President Donald Trump launched an investigation into voter fraud by signing an executive order on Thursday that will create a panel specifically dedicated to ensuring fairness in future elections. The bipartisan commission will determine whether there are any compromising weakness in the U.S. voting system and will review past cases of improper voting.
“The commission will also include individuals with knowledge and experience in election management and voter integrity,” said White House Deputy Press Secretary Sarah Huckabee-Sanders on Thursday. “The commission will review policies and practices that enhance or undermine confidence in elections and identify system vulnerabilities.”
Vice President Mike Pence and Kansas Secretary of State Kris Kobach will head the “Presidential Commission on Election Integrity” as chair and vice chair, respectively, while lawmakers from both parties will be included to ensure that “systemic issues that have been raised in terms of the integrity of the elections” will be adequately addressed.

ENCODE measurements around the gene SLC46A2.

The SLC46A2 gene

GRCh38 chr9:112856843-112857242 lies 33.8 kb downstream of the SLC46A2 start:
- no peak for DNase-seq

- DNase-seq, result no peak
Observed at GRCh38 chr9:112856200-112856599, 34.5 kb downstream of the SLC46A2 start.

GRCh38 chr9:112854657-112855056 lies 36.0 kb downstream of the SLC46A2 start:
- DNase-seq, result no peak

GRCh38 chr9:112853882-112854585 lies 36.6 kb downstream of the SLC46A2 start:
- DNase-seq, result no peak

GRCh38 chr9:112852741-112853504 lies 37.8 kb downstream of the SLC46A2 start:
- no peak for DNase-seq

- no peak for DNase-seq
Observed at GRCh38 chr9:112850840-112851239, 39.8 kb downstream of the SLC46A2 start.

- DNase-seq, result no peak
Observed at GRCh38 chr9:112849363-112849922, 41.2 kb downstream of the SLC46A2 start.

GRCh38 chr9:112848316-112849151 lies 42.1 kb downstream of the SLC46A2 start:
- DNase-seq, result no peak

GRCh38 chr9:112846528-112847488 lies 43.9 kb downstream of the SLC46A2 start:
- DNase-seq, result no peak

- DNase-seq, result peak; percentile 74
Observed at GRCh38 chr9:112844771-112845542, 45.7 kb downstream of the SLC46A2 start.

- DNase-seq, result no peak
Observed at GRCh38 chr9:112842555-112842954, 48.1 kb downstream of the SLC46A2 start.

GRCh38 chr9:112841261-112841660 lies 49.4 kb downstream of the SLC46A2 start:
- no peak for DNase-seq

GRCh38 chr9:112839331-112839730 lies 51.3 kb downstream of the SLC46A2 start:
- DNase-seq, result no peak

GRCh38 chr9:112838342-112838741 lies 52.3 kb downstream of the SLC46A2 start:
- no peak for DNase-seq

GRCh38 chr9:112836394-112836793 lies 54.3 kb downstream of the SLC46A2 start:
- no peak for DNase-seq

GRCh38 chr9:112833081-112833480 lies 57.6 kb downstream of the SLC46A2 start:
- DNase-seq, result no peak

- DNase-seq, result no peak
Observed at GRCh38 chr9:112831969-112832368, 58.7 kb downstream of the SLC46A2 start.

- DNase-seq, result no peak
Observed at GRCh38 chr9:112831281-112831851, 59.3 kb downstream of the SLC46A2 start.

According to Sanders, five additional members have already been confirmed: Indiana Secretary of State Connie Lawson (R), New Hampshire Secretary of State Bill Gardner (D), Maine Secretary of State Matthew Dunlap (D), Christie McCormick, commissioner of the election assistance commission, and former Ohio Secretary of State Ken Blackwell (R).
Trump has railed against the issue of voter fraud dating back to his time on the campaign trail and blamed widespread vote fudging as one of the reasons why Hillary Clinton won the popular vote.
“You can never really find, you know, there are going to be – no matter what numbers we come up with there are going to be lots of people that did things we’re not going to find out about,” the president said in January. “But we will find out because we need a better system where that can’t happen.”